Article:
Osteoarthritis (OA) occurs when cartilage, which acts as a cushion at the end of most bones, gets worn away, resulting in bone on bone contact. This degenerative joint disease is the most common type of arthritis and can cause pain, stiffness, and difficulty moving. Unfortunately, arthritic degeneration of joints does not reverse although the pain can be combatted with the help of physical therapy. When symptoms of arthritis are present, it can be difficult to perform daily tasks. Treatment should be sought out to help alleviate the pain symptoms and improve your body’s range of motion.
Where is my osteoarthritis pain coming from?
Osteoarthritis can be a result of genetics or it can be related to a trauma like a torn cartilage injury, dislocated joints, or a ligament injury. ACL strains have also been linked to an increased risk of developing osteoarthritis later in life. OA may also be a “wear and tear” disease, linked to repetitive strains in the workplace for example. If your job involves a lot of physical labor, kneeling, squatting, or climbing stairs, you could be at a greater risk for osteoarthritis.
When should I seek treatment for osteoarthritis?
If you have a family history of joint pain or you’re experiencing symptoms that are in line with osteoarthritis, it’s a good idea to get checked out by a medical professional. Seeking out physical therapy for treatment can help to alleviate some of the pain symptoms, allowing you to move about more freely and perform daily tasks, pain-free.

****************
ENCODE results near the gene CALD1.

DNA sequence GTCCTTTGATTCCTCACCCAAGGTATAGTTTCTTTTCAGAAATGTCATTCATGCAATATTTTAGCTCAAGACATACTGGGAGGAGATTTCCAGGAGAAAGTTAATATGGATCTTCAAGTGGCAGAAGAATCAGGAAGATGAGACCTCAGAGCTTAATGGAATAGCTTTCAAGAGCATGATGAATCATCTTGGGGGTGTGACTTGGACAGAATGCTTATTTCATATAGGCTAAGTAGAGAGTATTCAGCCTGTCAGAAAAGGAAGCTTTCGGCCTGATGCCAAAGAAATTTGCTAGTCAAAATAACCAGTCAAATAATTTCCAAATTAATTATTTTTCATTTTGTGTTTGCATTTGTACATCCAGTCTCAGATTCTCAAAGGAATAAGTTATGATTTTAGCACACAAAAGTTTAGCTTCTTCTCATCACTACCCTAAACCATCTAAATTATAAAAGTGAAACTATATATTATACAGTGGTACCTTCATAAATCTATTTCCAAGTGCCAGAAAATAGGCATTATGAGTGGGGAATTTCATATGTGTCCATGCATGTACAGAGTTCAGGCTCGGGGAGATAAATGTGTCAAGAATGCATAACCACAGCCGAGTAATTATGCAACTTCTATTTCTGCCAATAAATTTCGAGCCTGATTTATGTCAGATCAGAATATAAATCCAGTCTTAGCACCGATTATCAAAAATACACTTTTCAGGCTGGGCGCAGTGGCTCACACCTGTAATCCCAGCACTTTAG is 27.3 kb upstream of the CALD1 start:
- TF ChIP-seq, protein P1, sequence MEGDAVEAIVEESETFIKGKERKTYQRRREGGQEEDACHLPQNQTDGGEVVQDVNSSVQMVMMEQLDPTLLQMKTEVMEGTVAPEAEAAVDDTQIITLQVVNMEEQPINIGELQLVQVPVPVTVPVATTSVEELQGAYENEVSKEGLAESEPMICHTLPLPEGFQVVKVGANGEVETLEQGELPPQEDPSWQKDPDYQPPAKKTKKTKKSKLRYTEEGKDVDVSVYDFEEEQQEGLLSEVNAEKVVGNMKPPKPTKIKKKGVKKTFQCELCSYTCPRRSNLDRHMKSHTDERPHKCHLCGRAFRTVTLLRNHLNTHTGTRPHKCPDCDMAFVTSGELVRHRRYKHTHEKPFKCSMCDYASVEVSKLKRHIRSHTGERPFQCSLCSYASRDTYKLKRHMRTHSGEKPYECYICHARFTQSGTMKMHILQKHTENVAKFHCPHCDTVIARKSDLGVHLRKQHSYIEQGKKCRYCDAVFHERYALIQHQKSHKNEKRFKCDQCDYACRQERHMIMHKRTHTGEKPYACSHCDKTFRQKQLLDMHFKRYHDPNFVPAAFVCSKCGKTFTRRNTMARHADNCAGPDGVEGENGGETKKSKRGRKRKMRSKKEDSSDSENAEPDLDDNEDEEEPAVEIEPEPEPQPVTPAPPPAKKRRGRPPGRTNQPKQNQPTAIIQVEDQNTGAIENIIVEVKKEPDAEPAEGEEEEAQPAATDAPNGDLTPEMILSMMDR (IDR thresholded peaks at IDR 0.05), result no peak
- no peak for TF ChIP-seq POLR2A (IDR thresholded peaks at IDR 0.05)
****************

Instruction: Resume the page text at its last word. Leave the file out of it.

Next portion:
How can physical therapy help with osteoarthritis?
Your physical therapist will work with you one-on-one to conduct a full body evaluation that will analyze your biomechanics and movement to pinpoint the cause of your pain. They may incorporate a variety of treatment techniques, such as:
• Manual therapy to increase mobility in your muscles and joints and to improve their function, flexibility, and strength.
• Custom strengthening exercises to target muscles surrounding the joints and remove stress, increasing stability throughout the body.
• Patient education to learn the proper posture and body mechanics that should be used for common daily activities. This can help to cushion joints and lessen the pain.
Physical therapists can provide the necessary tools to treat osteoarthritis, allowing you to return to your favorite activities pain-free and better than ever! To learn more about osteoarthritis or to eliminate any current discomfort, book a physical therapy assessment today.
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“I was very pleased with the amount of time the physical therapists spent to get me feeling better and moving better as soon as possible. Their goal is not only to get you moving well without pain, but moving correctly.”